to return matches in order from best to worst match:

<codeblock>
  SELECT * FROM fts WHERE fts MATCH ? ORDER BY bm25(fts) DESC
</codeblock>

<p> In order to calculate a documents score, the full-text query is separated
    into its component phrases. The bm25 score for document <i>D</i> and 
    query <i>Q</i> is then calculated as follows:

<p> <img src="images/fts5_formula1.png" style="width:55ex;margin-left:5ex">

<p> In the above, <i>nPhrase</i> is the number of phrases in the query.
    <i>|D|</i> is the number of tokens in the current document, and
    <i>avgdl</i> is the average number of tokens in all documents within the
    FTS5 table.  <i>k<sub>1</sub></i> and <i>b</i> are both constants,
    hard-coded at 1.2 and 0.75 respectively.

<p> <i>IDF(q<sub>i</sub>)</i> is the inverse-document-frequency of query 
    phrase <i>i</i>. It is calculated as follows, where <i>N</i> is the total
    number of rows in the FTS5 table and <i>n(q<sub>i</sub>)</i> is the total
    number of rows that contain at least one instance of phrase <i>i</i>:

<p> <img src="images/fts5_formula2.png" style="width:55ex;margin-left:5ex">

<p> Finally, <i>f(q<sub>i</sub>,D)</i> is the phrase frequency of phrase 
<i>i</i>. By default, this is simply the number of occurrences of the phrase
within the current row. However, by passing extra real value arguments to 
the bm25() SQL function, each column of the table may be assigned a different
weight and the phrase frequency calculated as follows:

<p> <img src="images/fts5_formula3.png" style="width:55ex;margin-left:5ex">

<p> where <i>w<sub>c</sub></i> is the weight assigned to column <i>c</i> and
<i>n(q<sub>i</sub>,c)</i> is the number of occurrences of phrase <i>i</i> in
column <i>c</i> of the current row. The first argument passed to bm25()
following the table name is the weight assigned to the leftmost column of
the FTS5 table. The second is the weight assigned to the second leftmost
column, and so on. If there are not enough arguments for all table columns,
remaining columns are assigned a weight of 1.0. If there are too many 
trailing arguments, the extras are ignored. For example:

<codeblock>
  <i>-- Assuming the following schema:</i>
  CREATE VIRTUAL TABLE email USING fts5(sender, title, body);

  <i>-- Return results in bm25 order, with each phrase hit in the "sender"</i>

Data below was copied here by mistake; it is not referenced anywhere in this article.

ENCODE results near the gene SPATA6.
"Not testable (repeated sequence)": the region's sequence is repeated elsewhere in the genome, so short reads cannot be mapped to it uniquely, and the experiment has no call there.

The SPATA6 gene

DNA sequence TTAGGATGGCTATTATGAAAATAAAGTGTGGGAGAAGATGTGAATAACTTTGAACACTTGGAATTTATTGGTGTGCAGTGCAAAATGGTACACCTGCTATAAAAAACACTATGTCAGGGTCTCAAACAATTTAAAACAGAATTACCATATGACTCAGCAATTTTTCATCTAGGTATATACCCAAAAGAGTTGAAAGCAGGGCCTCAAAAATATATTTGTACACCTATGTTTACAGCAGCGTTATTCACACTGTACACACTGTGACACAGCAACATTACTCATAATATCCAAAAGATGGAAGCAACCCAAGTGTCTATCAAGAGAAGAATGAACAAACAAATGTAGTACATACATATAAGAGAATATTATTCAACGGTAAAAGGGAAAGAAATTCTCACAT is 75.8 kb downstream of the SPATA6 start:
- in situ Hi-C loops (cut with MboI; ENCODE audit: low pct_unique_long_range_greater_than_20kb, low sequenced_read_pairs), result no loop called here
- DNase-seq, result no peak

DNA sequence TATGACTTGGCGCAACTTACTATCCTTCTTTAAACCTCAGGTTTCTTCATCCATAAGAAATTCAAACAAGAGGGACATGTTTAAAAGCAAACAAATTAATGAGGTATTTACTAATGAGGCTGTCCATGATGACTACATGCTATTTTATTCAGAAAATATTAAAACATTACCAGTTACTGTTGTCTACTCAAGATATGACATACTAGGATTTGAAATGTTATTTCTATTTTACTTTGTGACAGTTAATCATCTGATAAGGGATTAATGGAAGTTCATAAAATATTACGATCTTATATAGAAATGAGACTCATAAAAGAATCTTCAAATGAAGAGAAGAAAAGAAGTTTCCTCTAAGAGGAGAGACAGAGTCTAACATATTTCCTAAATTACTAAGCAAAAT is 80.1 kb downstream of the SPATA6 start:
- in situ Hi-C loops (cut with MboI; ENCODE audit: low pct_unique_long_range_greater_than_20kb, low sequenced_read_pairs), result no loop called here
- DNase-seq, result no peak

<i>-- column considered the equal of 10 hits in the "body" column, and</i>
  <i>-- each hit in the "title" column considered as valuable as 5 hits in</i>
  <i>-- the "body" column.</i>
  SELECT * FROM email WHERE email MATCH ? ORDER BY bm25(email, 10.0, 5.0) DESC;
</codeblock>

<p>Refer to wikipedia for 
<a href="http://en.wikipedia.org/wiki/Okapi_BM25">more information regarding
BM25</a> and its variants.

<h3>The highlight() function</h3>

<p> The highlight() function returns a copy of the text from a specified 
column of the current row with extra markup text inserted to mark the start 
and end of phrase matches. 

<p>The highlight() must be invoked with exactly three arguments following 
the table name. To be interpreted as follows:

<ol>
  <li> An integer indicating the index of the FTS table column to read the 
       text from. Columns are numbered from left to right starting at zero.

  <li> The text to insert before each phrase match.

  <li> The text to insert after each phrase match.
</ol>

<p>For example:

<codeblock>
  <i>-- Return a copy of the text from the leftmost column of the current</i>
  <i>-- row, with phrase matches marked using html "b" tags.</i>
  SELECT highlight(fts, 0, '&lt;b&gt;' '&lt;/b&gt;') FROM fts WHERE fts MATCH ?
</codeblock>

<p>In cases where two or more phrase instances overlap (share one or more
tokens in common), a single open and close marker is inserted for each set
of overlapping phrases. For example:

<codeblock>
  <i>-- Assuming this:</i>
  CREATE VIRTUAL TABLE ft USING fts5(a);
  INSERT INTO ft VALUES('a b c x c d e');
  INSERT INTO ft VALUES('a b c c d e');
  INSERT INTO ft VALUES('a b c d e');

  <i>-- The following SELECT statement returns these three rows:</i>
  <i>--   '&#91;a b c&#93; x &#91;c d e&#93;'</i>
  <i>--   '&#91;a b c&#93; &#91;c d e&#93;'</i>
  <i>--   '&#91;a b c d e&#93;'</i>